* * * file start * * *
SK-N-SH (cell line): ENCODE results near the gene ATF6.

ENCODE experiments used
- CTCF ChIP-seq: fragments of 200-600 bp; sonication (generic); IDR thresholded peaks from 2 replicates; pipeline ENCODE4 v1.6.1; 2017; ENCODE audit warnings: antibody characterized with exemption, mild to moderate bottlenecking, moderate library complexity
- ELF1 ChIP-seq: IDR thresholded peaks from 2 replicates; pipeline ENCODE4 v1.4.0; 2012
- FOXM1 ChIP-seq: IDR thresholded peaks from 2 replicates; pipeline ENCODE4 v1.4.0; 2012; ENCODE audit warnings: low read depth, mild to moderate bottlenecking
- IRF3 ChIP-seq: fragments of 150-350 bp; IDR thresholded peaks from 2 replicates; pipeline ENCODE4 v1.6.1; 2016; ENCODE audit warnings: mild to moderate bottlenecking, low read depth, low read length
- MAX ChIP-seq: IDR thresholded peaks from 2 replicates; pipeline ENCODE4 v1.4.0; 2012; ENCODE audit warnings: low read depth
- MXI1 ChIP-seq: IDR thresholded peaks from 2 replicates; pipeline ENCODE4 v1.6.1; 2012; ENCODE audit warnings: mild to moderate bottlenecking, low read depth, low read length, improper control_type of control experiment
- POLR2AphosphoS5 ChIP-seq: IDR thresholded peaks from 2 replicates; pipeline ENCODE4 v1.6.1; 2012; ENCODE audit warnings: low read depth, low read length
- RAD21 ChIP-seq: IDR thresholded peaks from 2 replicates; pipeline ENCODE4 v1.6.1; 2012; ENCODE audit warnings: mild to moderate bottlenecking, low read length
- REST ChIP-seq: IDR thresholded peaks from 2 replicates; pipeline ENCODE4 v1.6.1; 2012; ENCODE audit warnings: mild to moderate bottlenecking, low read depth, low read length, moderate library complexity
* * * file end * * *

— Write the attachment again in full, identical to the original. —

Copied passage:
SK-N-SH (cell line): ENCODE results near the gene ATF6.

ENCODE experiments used
- CTCF ChIP-seq: fragments of 200-600 bp; sonication (generic); IDR thresholded peaks from 2 replicates; pipeline ENCODE4 v1.6.1; 2017; ENCODE audit warnings: antibody characterized with exemption, mild to moderate bottlenecking, moderate library complexity
- ELF1 ChIP-seq: IDR thresholded peaks from 2 replicates; pipeline ENCODE4 v1.4.0; 2012
- FOXM1 ChIP-seq: IDR thresholded peaks from 2 replicates; pipeline ENCODE4 v1.4.0; 2012; ENCODE audit warnings: low read depth, mild to moderate bottlenecking
- IRF3 ChIP-seq: fragments of 150-350 bp; IDR thresholded peaks from 2 replicates; pipeline ENCODE4 v1.6.1; 2016; ENCODE audit warnings: mild to moderate bottlenecking, low read depth, low read length
- MAX ChIP-seq: IDR thresholded peaks from 2 replicates; pipeline ENCODE4 v1.4.0; 2012; ENCODE audit warnings: low read depth
- MXI1 ChIP-seq: IDR thresholded peaks from 2 replicates; pipeline ENCODE4 v1.6.1; 2012; ENCODE audit warnings: mild to moderate bottlenecking, low read depth, low read length, improper control_type of control experiment
- POLR2AphosphoS5 ChIP-seq: IDR thresholded peaks from 2 replicates; pipeline ENCODE4 v1.6.1; 2012; ENCODE audit warnings: low read depth, low read length
- RAD21 ChIP-seq: IDR thresholded peaks from 2 replicates; pipeline ENCODE4 v1.6.1; 2012; ENCODE audit warnings: mild to moderate bottlenecking, low read length
- REST ChIP-seq: IDR thresholded peaks from 2 replicates; pipeline ENCODE4 v1.6.1; 2012; ENCODE audit warnings: mild to moderate bottlenecking, low read depth, low read length, moderate library complexity